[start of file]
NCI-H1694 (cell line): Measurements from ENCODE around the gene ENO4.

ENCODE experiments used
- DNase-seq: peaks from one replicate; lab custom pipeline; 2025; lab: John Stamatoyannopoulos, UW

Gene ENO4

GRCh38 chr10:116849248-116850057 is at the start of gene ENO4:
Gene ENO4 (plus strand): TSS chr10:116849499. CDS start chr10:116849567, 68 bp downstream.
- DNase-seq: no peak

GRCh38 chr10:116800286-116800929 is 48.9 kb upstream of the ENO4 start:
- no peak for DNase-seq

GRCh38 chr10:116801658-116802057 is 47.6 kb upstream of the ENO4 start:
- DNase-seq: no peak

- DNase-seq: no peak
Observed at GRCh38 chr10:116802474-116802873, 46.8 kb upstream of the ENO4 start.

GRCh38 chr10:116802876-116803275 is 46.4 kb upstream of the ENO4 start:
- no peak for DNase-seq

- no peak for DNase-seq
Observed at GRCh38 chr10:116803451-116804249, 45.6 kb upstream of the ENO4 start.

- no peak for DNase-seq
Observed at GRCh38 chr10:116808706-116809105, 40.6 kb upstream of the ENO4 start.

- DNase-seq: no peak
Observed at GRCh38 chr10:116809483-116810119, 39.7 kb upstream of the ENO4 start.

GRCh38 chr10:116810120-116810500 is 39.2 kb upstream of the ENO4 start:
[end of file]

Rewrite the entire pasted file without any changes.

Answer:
NCI-H1694 (cell line): Measurements from ENCODE around the gene ENO4.

ENCODE experiments used
- DNase-seq: peaks from one replicate; lab custom pipeline; 2025; lab: John Stamatoyannopoulos, UW

Gene ENO4

GRCh38 chr10:116849248-116850057 is at the start of gene ENO4:
Gene ENO4 (plus strand): TSS chr10:116849499. CDS start chr10:116849567, 68 bp downstream.
- DNase-seq: no peak

GRCh38 chr10:116800286-116800929 is 48.9 kb upstream of the ENO4 start:
- no peak for DNase-seq

GRCh38 chr10:116801658-116802057 is 47.6 kb upstream of the ENO4 start:
- DNase-seq: no peak

- DNase-seq: no peak
Observed at GRCh38 chr10:116802474-116802873, 46.8 kb upstream of the ENO4 start.

GRCh38 chr10:116802876-116803275 is 46.4 kb upstream of the ENO4 start:
- no peak for DNase-seq

- no peak for DNase-seq
Observed at GRCh38 chr10:116803451-116804249, 45.6 kb upstream of the ENO4 start.

- no peak for DNase-seq
Observed at GRCh38 chr10:116808706-116809105, 40.6 kb upstream of the ENO4 start.

- DNase-seq: no peak
Observed at GRCh38 chr10:116809483-116810119, 39.7 kb upstream of the ENO4 start.

GRCh38 chr10:116810120-116810500 is 39.2 kb upstream of the ENO4 start: